I don't blame myself for missing signs or signals in past relationships gone wrong. It wouldn't matter. Love, lust, and intense devotion create blinders that go well beyond the scope of rational thinking. We need this defect to an extent, in order to put up with one another's inherent imperfections.
Something grew out of the mud of my worst break up, and others that came after. Today what I crave more than anything in my relationships is clarity. The only real currency is time, and as such, wasting it would be tantamount to wasting the rarity of my existence.
Perhaps the most important skill we can develop (and gift we can give) as we trudge forward in our quest for gravity defying, soulmate love is to be as graceful as possible in letting go of what is not quite right for us. As Phil Cosineau wrote in the seminal book The Art of Pilgrimage, "Pass by whatever you do not love!"
So if I may offer the most humble of advice, take your pulse constantly when you first start dating someone new. Your questions and concerns are divine messengers. State them, face them, believe that what is for you will always be for you and doesn't take convincing. Cultivate your ability to evade the censor inside you by practicing speaking your truth. That's what life is all about: cracking all the way open, saying all the real things. Recalling your stories vividly and owning your identity. Answering the mysteries of your life out loud. How else could anyone possibly fall in love with YOU as you are?
Often we are dazed by lust and just really want a chance to show someone we like how much they can like us too. We use mirroring and coy charisma to enchant them into the idea of loving us, rather than letting them discover us authentically. The ache to be loved and to belong can subconsciously cause us to alter ourselves in what seem like such small ways, so as to better fit someone else.
"Remember that sometimes, not getting what you want is a stroke of luck" -Dalai Lama
My dear friend Louis once gave me advice that sticks with me to this day: For the first six months of a relationship, you are dating someone's representative. As the clock ticks and facades peel away, prepare for what was hidden to slowly seep through.
And listen, if it's bad in there, at the heart of things: No settling. Just walk away with grace.
"If I ever loved you, I'll always love you, that's how I was raised." -Drake
The best thing a failed relationship can offer us is beautiful lucidity on what we do not want.
I am not attracted to laziness and poor excuses. I am not enticed by promises of potential or pitiful scapegoating. I like a man who has a fire lit beneath him and a purpose that he rides for. I would have done well with a cowboy, or one of those ancient distance runners responsible for delivering news. I could love an architect or a builder of cabins in the wood. A farmer dedicated to rising with the sun to work his land, or a mechanic who revives old cars. I want to see him impassioned and enlivened, knee deep in a cause or project.
What I really want in a partner is someone who is raw, vulnerable, open, pure, authentic, and humble. Someone who takes their integrity as seriously as I do mine, perhaps even more so. That's what I am looking for.
I have found a kind of holiness in going with the flow. Ceasing to fight the current has given my restless mind some much needed peace. My resolution for this milestone year was No Rushing. Every time I catch myself trying to speed through moments I pull back on the reins. In perfect synchronicity, life keeps providing me with reminders to slow down and allow unseen miracles to unfold.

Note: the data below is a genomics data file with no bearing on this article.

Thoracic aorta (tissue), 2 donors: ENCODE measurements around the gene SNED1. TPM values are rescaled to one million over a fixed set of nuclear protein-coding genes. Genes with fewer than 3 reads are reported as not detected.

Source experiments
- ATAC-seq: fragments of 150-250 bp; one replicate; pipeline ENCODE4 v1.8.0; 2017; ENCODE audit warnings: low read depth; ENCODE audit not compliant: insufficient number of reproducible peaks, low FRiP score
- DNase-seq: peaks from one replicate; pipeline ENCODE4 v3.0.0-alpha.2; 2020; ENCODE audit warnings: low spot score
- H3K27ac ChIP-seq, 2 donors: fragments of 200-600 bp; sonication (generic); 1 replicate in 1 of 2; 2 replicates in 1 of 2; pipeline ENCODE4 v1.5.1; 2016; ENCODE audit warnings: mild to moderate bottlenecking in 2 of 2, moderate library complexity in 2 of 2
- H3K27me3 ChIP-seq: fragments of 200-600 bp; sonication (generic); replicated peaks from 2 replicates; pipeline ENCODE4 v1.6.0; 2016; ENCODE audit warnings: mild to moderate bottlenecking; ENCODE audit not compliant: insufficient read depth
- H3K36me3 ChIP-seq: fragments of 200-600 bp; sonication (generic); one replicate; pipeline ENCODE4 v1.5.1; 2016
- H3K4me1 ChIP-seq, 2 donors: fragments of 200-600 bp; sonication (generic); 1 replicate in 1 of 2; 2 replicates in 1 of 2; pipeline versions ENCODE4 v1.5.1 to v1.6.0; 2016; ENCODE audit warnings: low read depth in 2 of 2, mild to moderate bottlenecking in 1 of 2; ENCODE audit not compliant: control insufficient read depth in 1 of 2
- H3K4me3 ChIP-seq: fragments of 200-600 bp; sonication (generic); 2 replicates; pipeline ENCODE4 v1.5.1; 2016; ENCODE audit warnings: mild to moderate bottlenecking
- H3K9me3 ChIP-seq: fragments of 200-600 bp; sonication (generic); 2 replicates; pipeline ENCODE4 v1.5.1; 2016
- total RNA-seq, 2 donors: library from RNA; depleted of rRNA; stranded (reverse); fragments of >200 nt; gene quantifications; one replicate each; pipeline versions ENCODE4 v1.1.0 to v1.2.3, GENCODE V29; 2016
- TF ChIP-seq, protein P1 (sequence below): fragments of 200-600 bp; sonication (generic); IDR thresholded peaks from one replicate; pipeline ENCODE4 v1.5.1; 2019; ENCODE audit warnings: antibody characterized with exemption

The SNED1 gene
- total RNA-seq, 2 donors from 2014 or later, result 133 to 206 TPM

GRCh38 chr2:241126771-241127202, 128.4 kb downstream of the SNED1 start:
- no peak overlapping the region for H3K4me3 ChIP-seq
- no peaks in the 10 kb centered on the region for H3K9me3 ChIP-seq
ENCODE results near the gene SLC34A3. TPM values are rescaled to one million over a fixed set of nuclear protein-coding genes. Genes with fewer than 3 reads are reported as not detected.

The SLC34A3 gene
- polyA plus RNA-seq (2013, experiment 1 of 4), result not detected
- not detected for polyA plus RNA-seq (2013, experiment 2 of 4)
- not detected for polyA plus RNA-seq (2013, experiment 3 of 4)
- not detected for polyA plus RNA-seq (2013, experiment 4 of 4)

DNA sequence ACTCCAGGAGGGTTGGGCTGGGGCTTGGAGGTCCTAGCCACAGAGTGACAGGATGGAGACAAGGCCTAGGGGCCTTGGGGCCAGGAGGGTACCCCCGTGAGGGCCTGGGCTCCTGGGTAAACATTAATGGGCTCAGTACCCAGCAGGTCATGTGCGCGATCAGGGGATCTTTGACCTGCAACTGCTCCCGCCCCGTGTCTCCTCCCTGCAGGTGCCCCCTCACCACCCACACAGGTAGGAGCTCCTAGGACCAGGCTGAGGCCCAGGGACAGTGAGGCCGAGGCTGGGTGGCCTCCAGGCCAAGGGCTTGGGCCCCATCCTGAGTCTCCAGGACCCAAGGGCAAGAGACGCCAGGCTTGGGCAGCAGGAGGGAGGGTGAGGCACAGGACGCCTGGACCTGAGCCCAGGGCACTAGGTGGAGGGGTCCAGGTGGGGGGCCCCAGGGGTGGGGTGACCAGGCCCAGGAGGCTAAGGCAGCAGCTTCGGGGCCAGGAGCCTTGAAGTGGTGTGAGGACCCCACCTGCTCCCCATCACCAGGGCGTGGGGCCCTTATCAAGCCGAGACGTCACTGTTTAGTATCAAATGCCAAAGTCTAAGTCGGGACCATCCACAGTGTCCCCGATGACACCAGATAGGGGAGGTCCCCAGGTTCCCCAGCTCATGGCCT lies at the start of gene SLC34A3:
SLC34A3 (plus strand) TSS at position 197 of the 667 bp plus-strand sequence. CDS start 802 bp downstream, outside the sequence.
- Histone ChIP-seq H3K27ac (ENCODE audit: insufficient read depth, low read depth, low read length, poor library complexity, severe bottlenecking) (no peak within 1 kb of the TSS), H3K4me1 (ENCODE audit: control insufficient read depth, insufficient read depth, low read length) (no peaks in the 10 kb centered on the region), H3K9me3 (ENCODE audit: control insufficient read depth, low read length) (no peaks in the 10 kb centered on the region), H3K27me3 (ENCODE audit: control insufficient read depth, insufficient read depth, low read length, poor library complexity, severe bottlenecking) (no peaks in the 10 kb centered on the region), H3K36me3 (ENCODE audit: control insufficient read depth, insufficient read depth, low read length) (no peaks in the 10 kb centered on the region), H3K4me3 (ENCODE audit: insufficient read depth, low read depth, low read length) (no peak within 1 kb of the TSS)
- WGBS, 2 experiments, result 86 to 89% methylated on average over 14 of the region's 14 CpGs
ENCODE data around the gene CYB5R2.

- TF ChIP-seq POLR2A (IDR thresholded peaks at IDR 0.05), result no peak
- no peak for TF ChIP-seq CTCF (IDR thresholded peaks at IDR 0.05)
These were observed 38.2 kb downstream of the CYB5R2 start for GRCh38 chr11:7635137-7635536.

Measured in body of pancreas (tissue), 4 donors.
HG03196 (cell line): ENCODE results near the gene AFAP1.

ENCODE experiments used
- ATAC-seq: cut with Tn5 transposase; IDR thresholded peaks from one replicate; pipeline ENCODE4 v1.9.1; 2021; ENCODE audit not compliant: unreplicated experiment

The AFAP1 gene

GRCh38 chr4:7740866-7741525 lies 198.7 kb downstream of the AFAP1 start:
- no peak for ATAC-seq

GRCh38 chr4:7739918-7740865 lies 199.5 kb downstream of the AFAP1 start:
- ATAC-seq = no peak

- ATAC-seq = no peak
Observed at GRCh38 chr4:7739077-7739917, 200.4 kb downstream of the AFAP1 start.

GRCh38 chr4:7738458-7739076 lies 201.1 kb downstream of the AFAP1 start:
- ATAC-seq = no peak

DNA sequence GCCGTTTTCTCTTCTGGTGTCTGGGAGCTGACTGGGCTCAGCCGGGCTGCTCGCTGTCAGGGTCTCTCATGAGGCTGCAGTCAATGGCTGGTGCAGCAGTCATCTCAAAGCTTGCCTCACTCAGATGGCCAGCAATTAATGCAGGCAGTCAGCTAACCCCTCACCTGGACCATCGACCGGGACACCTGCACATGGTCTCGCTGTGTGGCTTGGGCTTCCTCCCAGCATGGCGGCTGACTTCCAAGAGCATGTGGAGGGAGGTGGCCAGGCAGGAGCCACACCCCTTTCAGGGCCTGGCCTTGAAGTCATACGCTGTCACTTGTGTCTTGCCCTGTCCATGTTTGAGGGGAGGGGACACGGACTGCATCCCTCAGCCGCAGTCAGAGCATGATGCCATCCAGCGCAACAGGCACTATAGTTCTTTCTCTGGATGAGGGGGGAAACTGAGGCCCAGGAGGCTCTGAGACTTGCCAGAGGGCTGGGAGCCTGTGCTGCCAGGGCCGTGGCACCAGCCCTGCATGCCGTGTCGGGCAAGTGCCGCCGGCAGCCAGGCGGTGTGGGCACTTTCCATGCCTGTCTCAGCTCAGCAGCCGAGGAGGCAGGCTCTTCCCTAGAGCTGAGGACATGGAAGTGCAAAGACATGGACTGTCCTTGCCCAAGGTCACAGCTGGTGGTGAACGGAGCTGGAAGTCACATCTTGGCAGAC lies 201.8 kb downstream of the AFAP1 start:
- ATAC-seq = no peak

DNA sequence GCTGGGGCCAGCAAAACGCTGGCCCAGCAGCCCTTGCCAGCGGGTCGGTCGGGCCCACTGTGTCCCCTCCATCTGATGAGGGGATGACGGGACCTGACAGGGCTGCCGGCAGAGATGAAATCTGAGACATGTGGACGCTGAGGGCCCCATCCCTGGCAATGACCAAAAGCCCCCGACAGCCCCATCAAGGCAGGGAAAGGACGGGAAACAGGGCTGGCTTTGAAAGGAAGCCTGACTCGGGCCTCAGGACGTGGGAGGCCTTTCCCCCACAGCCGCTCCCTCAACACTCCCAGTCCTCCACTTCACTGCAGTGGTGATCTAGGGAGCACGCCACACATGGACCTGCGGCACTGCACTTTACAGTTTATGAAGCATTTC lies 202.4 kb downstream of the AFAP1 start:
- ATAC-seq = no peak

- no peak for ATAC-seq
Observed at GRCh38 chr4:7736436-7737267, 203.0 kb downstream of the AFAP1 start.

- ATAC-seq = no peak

I always reminisce on the same memory when I ruminate on this concept of "enjoying the journey" and not getting obsessed with an exact outcome: I took a classical literature class in high school where we studied the famous Keats poem Ode On A Grecian Urn (You know it even if you think you don't- the one where he famously decrees Beauty is Truth and Truth, Beauty). I had never seen our perennially displeased Professor Uhlman as passionate as he was the day we discussed this poem. Keats describes a romantic scene portrayed on the Urn: two lovers about to kiss, etched into marble memory for all eternity. Uhlman was captivated by this and really tried to drive it home for us, despite our total immaturity and naivety. "The moment before the kiss is the moment to remember!" He yelled. "Anticipation is everything! So many moments in your life will not live up to your expectation, don't get lost in projection!"
Funny how much this lesson sticks with me to this day. I hope Mr. Uhlman knows that his words and translations mattered; Still matter.
"Heard melodies are sweet, but those unheard are sweeter" -Keats
The wheel of life turns at a pace we dictate with our awareness and presence. Slowing everything down and appreciating the Here & Now fills the space between one success and the next. Anticipation and a kiss. A trailhead and a peak. Remembering those lovers on the urn helps me find meaning in all the little In-Between's and Almost's that account for most of my existence.
“The honey doesn't taste so good once it is being eaten; the goal
doesn't mean so much once it is reached; the reward is no so rewarding
once it has been given. If we add up all the rewards in our lives, we
won't have very much. But if we add up the spaces *between* the rewards,
we'll come up with quite a bit. And if we add up the rewards *and* the
spaces, then we'll have everything - every minute of the time that we
spent.” -Benjamin Hoff
Pictures are from a hike to Lena Lake in the Olympic National Forest last weekend. We climbed about a mile past the lake to scope out the secret lake lookout hinted at online but no such luck....Oh well, not about the destination you know? ;)